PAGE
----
Tag: NATO

The 2014 coup d’état and the Ukrainian crisis

In regard to the 2014 Kyiv Coup, according to Paul Craig Roberts, Washington used its funded NGOs ($5 billion according to Assistant Secretary of State Victoria Nuland at the National Press Club in December 2013) to begin street protests when the elected Ukrainian Government turned down the offer to join the European Union […]

Reading article for credit course “Global Politics: Theories, International Relations & Security”: “NATO Enlargement, The Balkans and Russia”

The escalation of tensions between the NATO military alliance and Russian Federation has become the most critical issue within the domain of contemporary international relations. The potential for devastation on a global scale as a consequence of an eventual direct military confrontation has increased exponentially […]

Article by Vladislav B. Sotirovic: “The Destabilization of Macedonia? Greater Albania and the Process of ‘Kosovization'”, 2015

The last open armed conflict in the Former Yugoslav Republic of Macedonia – FYROM (former Socialist Republic of Macedonia as one of six federal republics of the Socialist Federal Republic of Yugoslavia) is just an expected continuation of constant tensions between the ethnic Albanians and the Macedonian Slavs during the last quarter of century […]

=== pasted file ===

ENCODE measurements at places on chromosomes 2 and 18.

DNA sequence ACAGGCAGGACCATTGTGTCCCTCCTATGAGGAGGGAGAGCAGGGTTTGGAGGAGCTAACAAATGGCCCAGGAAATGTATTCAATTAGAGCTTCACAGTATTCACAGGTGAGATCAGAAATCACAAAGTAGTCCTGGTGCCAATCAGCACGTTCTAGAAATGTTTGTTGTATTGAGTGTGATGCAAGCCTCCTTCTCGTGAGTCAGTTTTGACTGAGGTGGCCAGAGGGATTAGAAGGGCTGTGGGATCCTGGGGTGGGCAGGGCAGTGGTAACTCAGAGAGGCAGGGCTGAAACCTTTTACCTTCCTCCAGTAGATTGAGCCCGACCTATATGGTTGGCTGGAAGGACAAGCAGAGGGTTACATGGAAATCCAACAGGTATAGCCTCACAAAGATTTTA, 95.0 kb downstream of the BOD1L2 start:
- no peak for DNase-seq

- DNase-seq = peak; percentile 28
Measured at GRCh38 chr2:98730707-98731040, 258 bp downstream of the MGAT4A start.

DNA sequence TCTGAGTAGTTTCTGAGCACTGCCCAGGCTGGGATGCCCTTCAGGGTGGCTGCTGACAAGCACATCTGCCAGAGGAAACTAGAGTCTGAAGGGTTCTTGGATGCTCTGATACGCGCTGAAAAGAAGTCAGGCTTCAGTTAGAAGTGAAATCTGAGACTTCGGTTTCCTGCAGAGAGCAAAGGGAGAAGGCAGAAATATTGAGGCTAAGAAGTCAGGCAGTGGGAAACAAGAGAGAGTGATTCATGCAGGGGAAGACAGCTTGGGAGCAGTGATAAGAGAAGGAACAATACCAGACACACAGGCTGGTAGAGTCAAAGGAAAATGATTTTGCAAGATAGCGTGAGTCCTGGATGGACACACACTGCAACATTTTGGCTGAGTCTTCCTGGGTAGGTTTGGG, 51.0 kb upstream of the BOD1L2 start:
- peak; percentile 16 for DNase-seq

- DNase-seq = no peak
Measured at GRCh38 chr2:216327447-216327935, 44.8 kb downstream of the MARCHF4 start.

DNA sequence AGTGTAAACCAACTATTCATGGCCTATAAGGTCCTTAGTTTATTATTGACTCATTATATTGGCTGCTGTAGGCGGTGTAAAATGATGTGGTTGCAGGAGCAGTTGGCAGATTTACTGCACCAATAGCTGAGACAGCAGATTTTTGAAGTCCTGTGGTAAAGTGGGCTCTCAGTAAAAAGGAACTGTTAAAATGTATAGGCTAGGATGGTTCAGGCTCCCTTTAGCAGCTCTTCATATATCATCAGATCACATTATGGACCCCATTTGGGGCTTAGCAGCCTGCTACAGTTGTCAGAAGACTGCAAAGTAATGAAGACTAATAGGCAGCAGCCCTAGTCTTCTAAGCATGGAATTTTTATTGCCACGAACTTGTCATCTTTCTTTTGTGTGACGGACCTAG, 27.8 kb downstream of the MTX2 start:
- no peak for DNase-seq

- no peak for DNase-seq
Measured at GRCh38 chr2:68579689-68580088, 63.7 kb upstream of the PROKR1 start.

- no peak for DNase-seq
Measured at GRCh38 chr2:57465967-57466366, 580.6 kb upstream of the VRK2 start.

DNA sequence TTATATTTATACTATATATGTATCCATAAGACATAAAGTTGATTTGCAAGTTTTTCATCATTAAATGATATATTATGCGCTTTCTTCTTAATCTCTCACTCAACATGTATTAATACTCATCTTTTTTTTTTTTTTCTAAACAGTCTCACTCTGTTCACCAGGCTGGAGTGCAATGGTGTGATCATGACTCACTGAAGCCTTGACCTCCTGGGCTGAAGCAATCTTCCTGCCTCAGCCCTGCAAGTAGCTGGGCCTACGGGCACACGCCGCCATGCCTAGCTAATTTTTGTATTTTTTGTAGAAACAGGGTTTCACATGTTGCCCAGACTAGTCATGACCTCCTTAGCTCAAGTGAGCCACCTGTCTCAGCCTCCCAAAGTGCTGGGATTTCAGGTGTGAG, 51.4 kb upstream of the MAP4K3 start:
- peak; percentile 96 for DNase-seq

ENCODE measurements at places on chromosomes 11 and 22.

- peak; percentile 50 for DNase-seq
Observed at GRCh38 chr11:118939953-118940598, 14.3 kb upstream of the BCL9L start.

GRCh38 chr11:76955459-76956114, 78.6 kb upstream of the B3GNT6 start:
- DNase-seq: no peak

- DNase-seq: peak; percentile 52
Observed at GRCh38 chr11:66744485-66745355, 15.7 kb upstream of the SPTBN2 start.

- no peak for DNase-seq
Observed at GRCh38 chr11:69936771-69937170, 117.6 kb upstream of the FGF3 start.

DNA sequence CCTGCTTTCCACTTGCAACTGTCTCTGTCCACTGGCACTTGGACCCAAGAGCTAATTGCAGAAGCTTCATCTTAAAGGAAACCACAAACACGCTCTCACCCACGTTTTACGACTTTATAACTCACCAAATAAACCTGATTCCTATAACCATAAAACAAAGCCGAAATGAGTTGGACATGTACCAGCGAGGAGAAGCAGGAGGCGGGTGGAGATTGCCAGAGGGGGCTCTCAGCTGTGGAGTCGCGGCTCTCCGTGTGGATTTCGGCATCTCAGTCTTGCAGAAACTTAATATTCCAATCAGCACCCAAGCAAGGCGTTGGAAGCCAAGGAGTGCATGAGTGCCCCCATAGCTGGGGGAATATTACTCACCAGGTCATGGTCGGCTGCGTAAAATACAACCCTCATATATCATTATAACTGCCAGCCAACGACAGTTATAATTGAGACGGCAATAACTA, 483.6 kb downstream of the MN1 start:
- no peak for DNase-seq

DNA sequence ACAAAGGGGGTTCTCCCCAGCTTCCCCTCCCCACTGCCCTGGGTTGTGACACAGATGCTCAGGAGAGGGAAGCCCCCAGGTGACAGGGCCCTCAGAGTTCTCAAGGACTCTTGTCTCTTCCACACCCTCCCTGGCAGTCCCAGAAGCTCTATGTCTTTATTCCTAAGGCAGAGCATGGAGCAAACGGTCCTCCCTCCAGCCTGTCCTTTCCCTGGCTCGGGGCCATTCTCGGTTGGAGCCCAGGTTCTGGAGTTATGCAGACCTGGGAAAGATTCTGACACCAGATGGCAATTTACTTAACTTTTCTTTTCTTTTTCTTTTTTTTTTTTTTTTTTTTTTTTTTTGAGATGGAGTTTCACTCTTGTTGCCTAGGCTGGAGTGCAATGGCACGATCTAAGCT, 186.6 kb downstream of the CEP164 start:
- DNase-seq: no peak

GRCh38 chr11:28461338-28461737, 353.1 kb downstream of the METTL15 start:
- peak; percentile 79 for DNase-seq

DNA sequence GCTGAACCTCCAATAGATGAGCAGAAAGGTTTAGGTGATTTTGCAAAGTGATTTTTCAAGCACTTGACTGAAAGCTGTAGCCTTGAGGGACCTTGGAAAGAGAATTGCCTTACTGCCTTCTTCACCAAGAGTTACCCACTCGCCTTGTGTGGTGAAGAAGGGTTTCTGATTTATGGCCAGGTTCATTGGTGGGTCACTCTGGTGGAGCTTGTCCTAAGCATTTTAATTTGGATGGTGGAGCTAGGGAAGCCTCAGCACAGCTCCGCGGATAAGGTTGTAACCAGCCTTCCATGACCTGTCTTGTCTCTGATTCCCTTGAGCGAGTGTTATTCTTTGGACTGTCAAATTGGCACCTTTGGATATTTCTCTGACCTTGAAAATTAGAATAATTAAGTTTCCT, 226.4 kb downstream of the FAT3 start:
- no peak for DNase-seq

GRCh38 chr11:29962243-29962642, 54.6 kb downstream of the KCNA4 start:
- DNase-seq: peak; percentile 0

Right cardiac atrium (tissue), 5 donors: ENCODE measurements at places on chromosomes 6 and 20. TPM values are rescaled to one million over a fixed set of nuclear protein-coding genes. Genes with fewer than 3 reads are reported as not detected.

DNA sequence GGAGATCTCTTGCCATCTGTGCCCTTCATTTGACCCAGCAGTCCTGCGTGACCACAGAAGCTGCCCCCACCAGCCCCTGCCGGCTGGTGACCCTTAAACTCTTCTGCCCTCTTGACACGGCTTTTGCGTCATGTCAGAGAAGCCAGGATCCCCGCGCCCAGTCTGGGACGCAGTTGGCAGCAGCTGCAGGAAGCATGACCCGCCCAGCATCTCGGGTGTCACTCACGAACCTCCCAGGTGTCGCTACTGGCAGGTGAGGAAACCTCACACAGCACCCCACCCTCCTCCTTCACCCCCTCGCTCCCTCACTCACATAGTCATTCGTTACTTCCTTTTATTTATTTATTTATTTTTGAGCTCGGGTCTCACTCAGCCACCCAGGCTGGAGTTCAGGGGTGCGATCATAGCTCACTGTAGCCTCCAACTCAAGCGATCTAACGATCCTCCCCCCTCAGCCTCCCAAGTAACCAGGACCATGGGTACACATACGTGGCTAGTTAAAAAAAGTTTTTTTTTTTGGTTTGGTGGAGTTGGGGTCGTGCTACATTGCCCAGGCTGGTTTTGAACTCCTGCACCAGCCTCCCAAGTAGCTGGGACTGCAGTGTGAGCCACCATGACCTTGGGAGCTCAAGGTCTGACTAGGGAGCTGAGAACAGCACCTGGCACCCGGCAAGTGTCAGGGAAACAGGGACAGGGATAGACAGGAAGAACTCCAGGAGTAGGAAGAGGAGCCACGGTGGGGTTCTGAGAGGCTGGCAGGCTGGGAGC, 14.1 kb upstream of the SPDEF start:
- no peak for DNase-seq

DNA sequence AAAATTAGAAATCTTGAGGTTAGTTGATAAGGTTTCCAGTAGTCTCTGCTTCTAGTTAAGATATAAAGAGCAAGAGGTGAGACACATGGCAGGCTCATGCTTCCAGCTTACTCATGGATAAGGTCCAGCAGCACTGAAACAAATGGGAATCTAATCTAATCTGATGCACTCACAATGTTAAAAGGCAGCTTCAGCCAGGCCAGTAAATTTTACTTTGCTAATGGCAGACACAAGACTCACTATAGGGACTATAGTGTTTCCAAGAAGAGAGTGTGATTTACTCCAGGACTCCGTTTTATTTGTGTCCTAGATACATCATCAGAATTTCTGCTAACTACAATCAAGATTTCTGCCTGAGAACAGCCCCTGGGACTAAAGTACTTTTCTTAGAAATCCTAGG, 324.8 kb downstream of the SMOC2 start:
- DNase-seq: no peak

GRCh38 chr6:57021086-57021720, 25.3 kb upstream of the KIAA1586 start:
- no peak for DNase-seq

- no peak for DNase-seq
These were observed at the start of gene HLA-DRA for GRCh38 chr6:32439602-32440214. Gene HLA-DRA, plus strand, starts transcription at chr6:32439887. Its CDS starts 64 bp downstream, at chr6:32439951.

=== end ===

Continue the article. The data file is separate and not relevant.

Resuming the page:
READING ARTICLE FOR THE CREDIT COURSE BALKAN NATIONALISM AND ETHNIC CONFLICTS: “Sixteenth Anniversary of the War Against Yugoslavia: Surdulica, A “Good Day” for NATO?”

The North Atlantic Treaty Organization (NATO) proclaims its “commitment to maintaining international peace and security.” Mainstream media rarely, if ever, look beyond Western self-justifications and bland assurances of moral superiority, and little thought is given to what NATO’s wars of aggression might look like to those on the receiving end.

During the first two weeks of August, 1999, I was a member of a delegation travelling throughout Yugoslavia, documenting NATO war crimes. One of our stops was at Surdulica, a small town which then had a population of about 13,000. We initially met with management of Zastava Pes, an automotive electrical parts factory that had at one time employed about 500 workers. In better days, annual exports from the plant amounted to $8 million. Western-imposed sanctions had stopped export contracts and prevented the import of materials, forcing a 70 percent reduction in the workforce and a decline in the local economy…